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Not to discourage you but flexible conduit can be extremely uncooperative, especially at that length. I have had problems with 8' lengths. The infeed end needs to be securely clamped down with no slack. You will need a second person to feed the cable. Don't rely on just tape to hold your pulling line, put a loop in one wire and tie it on, tape the bundle tightly in a few places for the first 3'. Tape a smooth round nose on the bundle. Keep slopping on the lube as you feed. Sometimes you can sail right through, sometimes not. Trying to pull with existing wire in the conduit is very tough. Good luck.
 
  #8  
Old 11-15-12, 07:45 AM
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As Toolman says, Greenfield is not that easy to pull through, especially if it has any slack in it. All it wants to do is flex and contract. This makes it hard to pull even when new.
 
  #9  
Old 11-15-12, 06:54 PM
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I wouldn't attempt it, but if I were, I'd use a pulling grip like this.

Mesh Grips - Electrical Tools - Hand Tools - Grainger Industrial Supply
 
  #10  
Old 11-15-12, 07:31 PM
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Using a fish tape and a pulling grip, I would think it could be done, depending on the age of the conduit. Use the old wires to pull in the fishtape when pulling them out.

I suggest using a stranded #10 ground
 
  #11  
Old 11-16-12, 12:23 PM
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The 1" conduit already has 3 wires for another circuit (6 total) so I was planning to leave those inside and replace the other 3 in with 4 new ones that conduit (7 total with ground), if possible.
That is almost certainly not possible, because the wires will be crossed inside the FMC. It would be a bear even if they weren't, because of the friction.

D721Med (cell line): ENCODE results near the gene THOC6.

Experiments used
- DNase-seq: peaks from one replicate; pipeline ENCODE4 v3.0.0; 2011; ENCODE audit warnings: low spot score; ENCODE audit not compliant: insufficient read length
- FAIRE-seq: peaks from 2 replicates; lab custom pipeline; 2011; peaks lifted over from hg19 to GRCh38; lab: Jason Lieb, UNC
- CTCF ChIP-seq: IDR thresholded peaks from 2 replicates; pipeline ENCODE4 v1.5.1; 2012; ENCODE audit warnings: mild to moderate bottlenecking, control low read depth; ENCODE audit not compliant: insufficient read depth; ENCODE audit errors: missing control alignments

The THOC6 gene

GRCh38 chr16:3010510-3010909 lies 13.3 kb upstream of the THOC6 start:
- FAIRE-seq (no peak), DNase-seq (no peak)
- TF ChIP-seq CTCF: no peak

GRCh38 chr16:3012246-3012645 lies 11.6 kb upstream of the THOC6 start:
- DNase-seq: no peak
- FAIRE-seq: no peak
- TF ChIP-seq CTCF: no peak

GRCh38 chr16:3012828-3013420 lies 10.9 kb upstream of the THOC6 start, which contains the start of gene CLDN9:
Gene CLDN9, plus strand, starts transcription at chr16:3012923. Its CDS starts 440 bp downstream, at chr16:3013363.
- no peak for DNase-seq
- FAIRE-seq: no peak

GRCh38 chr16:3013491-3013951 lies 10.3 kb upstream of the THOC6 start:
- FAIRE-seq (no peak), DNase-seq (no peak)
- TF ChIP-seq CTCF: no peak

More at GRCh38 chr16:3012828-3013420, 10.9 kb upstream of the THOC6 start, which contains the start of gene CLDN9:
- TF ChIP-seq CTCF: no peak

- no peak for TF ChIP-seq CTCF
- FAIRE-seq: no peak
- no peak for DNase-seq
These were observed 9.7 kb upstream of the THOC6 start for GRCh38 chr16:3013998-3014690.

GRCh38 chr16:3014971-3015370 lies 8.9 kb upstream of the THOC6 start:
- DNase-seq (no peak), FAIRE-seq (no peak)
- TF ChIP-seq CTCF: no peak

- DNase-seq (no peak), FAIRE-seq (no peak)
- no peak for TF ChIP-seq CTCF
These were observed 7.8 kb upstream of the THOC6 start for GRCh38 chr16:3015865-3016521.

If you're careful, you may be able to replace all of the wires with a full new set. Pull from the easy-pulling end (the one that inside of the spiral points toward and the outside of the spiral points away from). I would tie poly pulling line onto the old wires and pull that in, then use that to pull a strong 1/4" rope in, and use that rope to pull the new wires in.

Make the head both smooth and strong - staggering or daisy-chaining the wires helps with that - and have the person feeding fill the pipe with clear lube before you start. Also keep the wires in the bundle from crossing as they enter the pipe, and keep coating the bundle with lube for at least the first 50 to 75 feet. Add lube after that, just not as heavily.
 

Last edited by Nashkat1; 11-16-12 at 07:50 PM.
  #12  
Old 11-16-12, 04:49 PM
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I did not catch that part Nash.

Max #6's in a 3/4" FMC is 4 and max in 1" is 7.
 
  #13  
Old 11-16-12, 06:44 PM
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Make the head both smooth and strong
There will be the problem and especially for a DIYer. The flex already has wires in it so there isn't much room left for the head which may need most of the inside of the flex. That's why I suggested a pulling grip.
 
  #14  
Old 11-16-12, 07:58 PM
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The flex already has wires in it so there isn't much room left for the head which may need most of the inside of the flex. That's why I suggested a pulling grip.
Right. That's why I suggested that
Originally Posted by Nashkat1 in post #11
If you're careful, you may be able to replace all of the wires with a full new set. Pull from the easy-pulling end (the one that inside of the spiral points toward and the outside of the spiral points away from). I would tie poly pulling line onto the old wires and pull that in, then use that to pull a strong 1/4" rope in, and use that rope to pull the new wires in.